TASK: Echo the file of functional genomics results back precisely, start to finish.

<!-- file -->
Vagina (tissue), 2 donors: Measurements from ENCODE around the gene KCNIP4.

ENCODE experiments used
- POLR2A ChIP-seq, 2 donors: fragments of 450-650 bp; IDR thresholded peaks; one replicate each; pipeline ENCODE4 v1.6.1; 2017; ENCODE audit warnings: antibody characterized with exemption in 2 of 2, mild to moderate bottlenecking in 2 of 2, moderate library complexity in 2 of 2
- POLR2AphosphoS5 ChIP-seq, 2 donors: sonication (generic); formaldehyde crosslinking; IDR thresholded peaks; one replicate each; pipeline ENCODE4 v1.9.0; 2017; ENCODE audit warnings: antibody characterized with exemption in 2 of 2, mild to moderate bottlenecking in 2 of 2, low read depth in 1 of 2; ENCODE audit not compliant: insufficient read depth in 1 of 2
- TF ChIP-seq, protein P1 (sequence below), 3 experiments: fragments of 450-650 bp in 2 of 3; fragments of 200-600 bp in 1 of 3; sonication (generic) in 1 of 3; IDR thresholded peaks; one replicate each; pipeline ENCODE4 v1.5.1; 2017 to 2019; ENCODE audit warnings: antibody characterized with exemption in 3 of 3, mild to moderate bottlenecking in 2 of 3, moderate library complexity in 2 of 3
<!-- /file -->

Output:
Vagina (tissue), 2 donors: Measurements from ENCODE around the gene KCNIP4.

ENCODE experiments used
- POLR2A ChIP-seq, 2 donors: fragments of 450-650 bp; IDR thresholded peaks; one replicate each; pipeline ENCODE4 v1.6.1; 2017; ENCODE audit warnings: antibody characterized with exemption in 2 of 2, mild to moderate bottlenecking in 2 of 2, moderate library complexity in 2 of 2
- POLR2AphosphoS5 ChIP-seq, 2 donors: sonication (generic); formaldehyde crosslinking; IDR thresholded peaks; one replicate each; pipeline ENCODE4 v1.9.0; 2017; ENCODE audit warnings: antibody characterized with exemption in 2 of 2, mild to moderate bottlenecking in 2 of 2, low read depth in 1 of 2; ENCODE audit not compliant: insufficient read depth in 1 of 2
- TF ChIP-seq, protein P1 (sequence below), 3 experiments: fragments of 450-650 bp in 2 of 3; fragments of 200-600 bp in 1 of 3; sonication (generic) in 1 of 3; IDR thresholded peaks; one replicate each; pipeline ENCODE4 v1.5.1; 2017 to 2019; ENCODE audit warnings: antibody characterized with exemption in 3 of 3, mild to moderate bottlenecking in 2 of 3, moderate library complexity in 2 of 3